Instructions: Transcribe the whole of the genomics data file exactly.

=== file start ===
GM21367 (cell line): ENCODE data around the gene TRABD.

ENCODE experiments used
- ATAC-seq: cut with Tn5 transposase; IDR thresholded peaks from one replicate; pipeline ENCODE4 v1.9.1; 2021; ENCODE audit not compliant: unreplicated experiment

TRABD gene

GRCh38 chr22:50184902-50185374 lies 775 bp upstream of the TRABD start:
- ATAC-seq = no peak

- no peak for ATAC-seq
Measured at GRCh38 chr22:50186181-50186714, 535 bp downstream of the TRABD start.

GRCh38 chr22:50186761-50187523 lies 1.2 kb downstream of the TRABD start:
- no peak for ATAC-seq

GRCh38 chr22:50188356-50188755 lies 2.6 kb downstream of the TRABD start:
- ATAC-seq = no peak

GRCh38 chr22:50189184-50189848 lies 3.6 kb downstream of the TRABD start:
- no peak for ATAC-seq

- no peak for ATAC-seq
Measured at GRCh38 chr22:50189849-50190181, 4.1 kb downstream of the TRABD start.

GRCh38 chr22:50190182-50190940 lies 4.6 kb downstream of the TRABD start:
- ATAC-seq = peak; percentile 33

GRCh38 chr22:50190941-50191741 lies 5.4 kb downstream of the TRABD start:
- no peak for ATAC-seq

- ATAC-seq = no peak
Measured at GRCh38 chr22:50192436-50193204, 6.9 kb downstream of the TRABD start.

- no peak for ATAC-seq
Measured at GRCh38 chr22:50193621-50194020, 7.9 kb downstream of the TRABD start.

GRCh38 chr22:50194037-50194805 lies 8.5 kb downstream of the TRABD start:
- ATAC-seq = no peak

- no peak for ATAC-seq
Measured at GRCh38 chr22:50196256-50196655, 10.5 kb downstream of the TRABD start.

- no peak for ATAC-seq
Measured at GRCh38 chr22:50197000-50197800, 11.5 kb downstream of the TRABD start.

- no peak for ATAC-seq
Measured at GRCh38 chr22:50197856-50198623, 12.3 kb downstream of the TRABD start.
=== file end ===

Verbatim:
GM21367 (cell line): ENCODE data around the gene TRABD.

ENCODE experiments used
- ATAC-seq: cut with Tn5 transposase; IDR thresholded peaks from one replicate; pipeline ENCODE4 v1.9.1; 2021; ENCODE audit not compliant: unreplicated experiment

TRABD gene

GRCh38 chr22:50184902-50185374 lies 775 bp upstream of the TRABD start:
- ATAC-seq = no peak

- no peak for ATAC-seq
Measured at GRCh38 chr22:50186181-50186714, 535 bp downstream of the TRABD start.

GRCh38 chr22:50186761-50187523 lies 1.2 kb downstream of the TRABD start:
- no peak for ATAC-seq

GRCh38 chr22:50188356-50188755 lies 2.6 kb downstream of the TRABD start:
- ATAC-seq = no peak

GRCh38 chr22:50189184-50189848 lies 3.6 kb downstream of the TRABD start:
- no peak for ATAC-seq

- no peak for ATAC-seq
Measured at GRCh38 chr22:50189849-50190181, 4.1 kb downstream of the TRABD start.

GRCh38 chr22:50190182-50190940 lies 4.6 kb downstream of the TRABD start:
- ATAC-seq = peak; percentile 33

GRCh38 chr22:50190941-50191741 lies 5.4 kb downstream of the TRABD start:
- no peak for ATAC-seq

- ATAC-seq = no peak
Measured at GRCh38 chr22:50192436-50193204, 6.9 kb downstream of the TRABD start.

- no peak for ATAC-seq
Measured at GRCh38 chr22:50193621-50194020, 7.9 kb downstream of the TRABD start.

GRCh38 chr22:50194037-50194805 lies 8.5 kb downstream of the TRABD start:
- ATAC-seq = no peak

- no peak for ATAC-seq
Measured at GRCh38 chr22:50196256-50196655, 10.5 kb downstream of the TRABD start.

- no peak for ATAC-seq
Measured at GRCh38 chr22:50197000-50197800, 11.5 kb downstream of the TRABD start.

- no peak for ATAC-seq
Measured at GRCh38 chr22:50197856-50198623, 12.3 kb downstream of the TRABD start.